Write a one page executive summary on the FB file

Write a one page executive summary on the FB file

Executive Summary
An Executive Summary is a separate document from the main body of your document and must stand alone on its merits. It may be the only page from your report that gets read by top management — so it must be able to “make the case” for your recommendation or proposal.

The Executive Summary:

1. Summarizes the main points of a longer document (e.g., a business plan or proposal) and presents the essential issues in the paper: main points, analysis and recommendations. It is NOT an introduction, which would tell what you intend to analyze, not what you found from your analysis. If you are writing ” this paper will….,” then you are writing an introduction and not an executive summary!

2.  Establishes the need or states the problem; recommends the solution and explains the value of the solution (why the reader should care); provides logical substantiation (your analysis!) for how you arrived at your recommendation.
3. Is written in text, not a bullet-point outline (quality of analyses cannot be shown through bullet points, which lack integrative logical connections among the bullet pointed ideas or data)
4. Should be one page or at most two pages for longer documents.  No cut-and-pasting from the main document. Write from scratch so you are not tempted to provide unnecessary details.

Always proofread the executive summary — Ask people who haven’t read the main document to read the summary and comment on it — does it present the idea? Does it show the value? Does it “make the case” for your recommendation or proposal through clear logic based on sound data?
If you wish to explore further, this link is a sample of best resources for how to write a top-notch Executive summary:



In A Nutshell

“Few writers think of the messages they are trying to communicate in a report.”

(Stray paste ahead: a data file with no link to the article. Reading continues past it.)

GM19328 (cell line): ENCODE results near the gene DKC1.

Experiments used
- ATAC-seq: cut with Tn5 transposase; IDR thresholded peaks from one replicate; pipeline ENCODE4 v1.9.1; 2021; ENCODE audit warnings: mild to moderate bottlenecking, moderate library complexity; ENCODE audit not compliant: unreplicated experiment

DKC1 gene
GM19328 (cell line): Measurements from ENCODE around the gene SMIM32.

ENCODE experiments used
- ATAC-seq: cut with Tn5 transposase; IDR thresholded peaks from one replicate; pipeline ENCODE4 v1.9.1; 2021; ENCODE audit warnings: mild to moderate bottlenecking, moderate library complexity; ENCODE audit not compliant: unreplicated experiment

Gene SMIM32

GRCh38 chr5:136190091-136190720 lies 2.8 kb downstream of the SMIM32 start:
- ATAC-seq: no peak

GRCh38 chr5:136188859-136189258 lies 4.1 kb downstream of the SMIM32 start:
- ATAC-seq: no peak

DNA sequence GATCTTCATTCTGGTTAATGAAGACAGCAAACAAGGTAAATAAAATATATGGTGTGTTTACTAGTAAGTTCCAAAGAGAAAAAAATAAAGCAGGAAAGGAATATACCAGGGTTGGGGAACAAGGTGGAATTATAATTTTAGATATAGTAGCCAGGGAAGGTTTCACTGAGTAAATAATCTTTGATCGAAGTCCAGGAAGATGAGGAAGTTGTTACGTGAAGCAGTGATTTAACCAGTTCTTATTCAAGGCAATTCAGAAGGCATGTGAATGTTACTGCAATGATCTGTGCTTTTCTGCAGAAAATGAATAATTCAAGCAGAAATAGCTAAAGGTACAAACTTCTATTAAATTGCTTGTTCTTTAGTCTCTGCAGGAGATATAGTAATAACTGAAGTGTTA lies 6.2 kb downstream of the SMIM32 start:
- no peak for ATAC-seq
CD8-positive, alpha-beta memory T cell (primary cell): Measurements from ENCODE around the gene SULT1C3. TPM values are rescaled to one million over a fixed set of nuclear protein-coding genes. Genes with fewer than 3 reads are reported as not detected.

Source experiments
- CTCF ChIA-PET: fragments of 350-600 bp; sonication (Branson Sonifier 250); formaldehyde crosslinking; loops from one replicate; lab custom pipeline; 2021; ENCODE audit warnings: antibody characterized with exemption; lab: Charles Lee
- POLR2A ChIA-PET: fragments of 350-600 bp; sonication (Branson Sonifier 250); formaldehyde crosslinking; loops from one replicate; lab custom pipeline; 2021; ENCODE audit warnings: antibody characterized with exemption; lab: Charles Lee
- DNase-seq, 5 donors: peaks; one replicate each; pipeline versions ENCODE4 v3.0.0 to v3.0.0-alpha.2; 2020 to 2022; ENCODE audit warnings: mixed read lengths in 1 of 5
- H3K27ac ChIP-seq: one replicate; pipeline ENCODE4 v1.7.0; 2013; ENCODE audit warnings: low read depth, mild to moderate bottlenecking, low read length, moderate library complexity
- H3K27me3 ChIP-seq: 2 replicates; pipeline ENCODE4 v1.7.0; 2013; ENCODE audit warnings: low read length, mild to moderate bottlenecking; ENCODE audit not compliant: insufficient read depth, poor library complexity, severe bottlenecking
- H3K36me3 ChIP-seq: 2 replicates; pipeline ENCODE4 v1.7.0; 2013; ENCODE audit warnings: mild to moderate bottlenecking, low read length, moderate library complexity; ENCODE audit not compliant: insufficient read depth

–Bruce Ross-Larson, Riveting Reports, p. 30


  • Executive Summaries Provide the Essence
  • Abstracts Differ from Executive Summaries
  • Executive Summaries Are Called Different Names
  • Executive Summaries Briefly Cover Every Main Section
  • Proportionate Space Is Devoted to Executive Summaries

Executive Summaries Provide the Essence

Executive summaries complete the report, whether an analytical report memo or whatever. Executive summaries are the parts of the reports that are read first. Readers may not even get to the detail in your report. They read the executive summaries to see if the rest of the report is worth reading.

Executive Summaries Are Called Different Names

Executive summaries go by so many different names. Sometimes the executive summary is called an Abstract. You usually find that designation in scientific papers and academic efforts. You can also call the Executive Summary simply a Summary. If you call the Executive Summary a precis, you are probably misnaming it. A precis is usually a sentence summary.

Abstracts Differ from Executive Summaries

Abstracts differ from executive summaries, because abstracts are usually written for a scientific or academic purpose. You see abstracts related to scientific lab reports. You see abstracts related to databases, where a summary or abstract of the article is given. Abstracts, according to Janis Ramey in “How to Write a Useful Abstract,” fall into this kind of structure:

  • First, prepare a topic sentence that encompasses the entire article or whatever you are summarizing.
  • Next, prepare two or three subordinate sentences that support your main idea or topic sentence.
  • Then, tie everything together with transition and logic.

That is a well-written abstract. You say what you have to say, and stop.

Executive Summaries Briefly Cover Every Main Section

In this class we are going to include the Introduction (Issue, Purpose, Scope and Limitations, and Alternatives), Significant Considerations, Analysis and Decisions in the executive summary. The executive summary will probably be one or one and one-half pages by the time you finish writing. The executive summary will appear after the transmittal memo and just before the first page of the analytical report memo.

In the executive summary you will probably want to put the Issue (Problem) and Purpose in the first paragraph. The Scope and Limitations as well as the Alternatives (Procedures) will go in the next paragraphs. The Significant Considerations, Analysis, and Decisions will comprise the final paragraphs.

Normally, your executive summary (with double spacing) will run about one to one-half pages of copy. You should make sure you only put in significant Considerations, Analysis, and Decisions.

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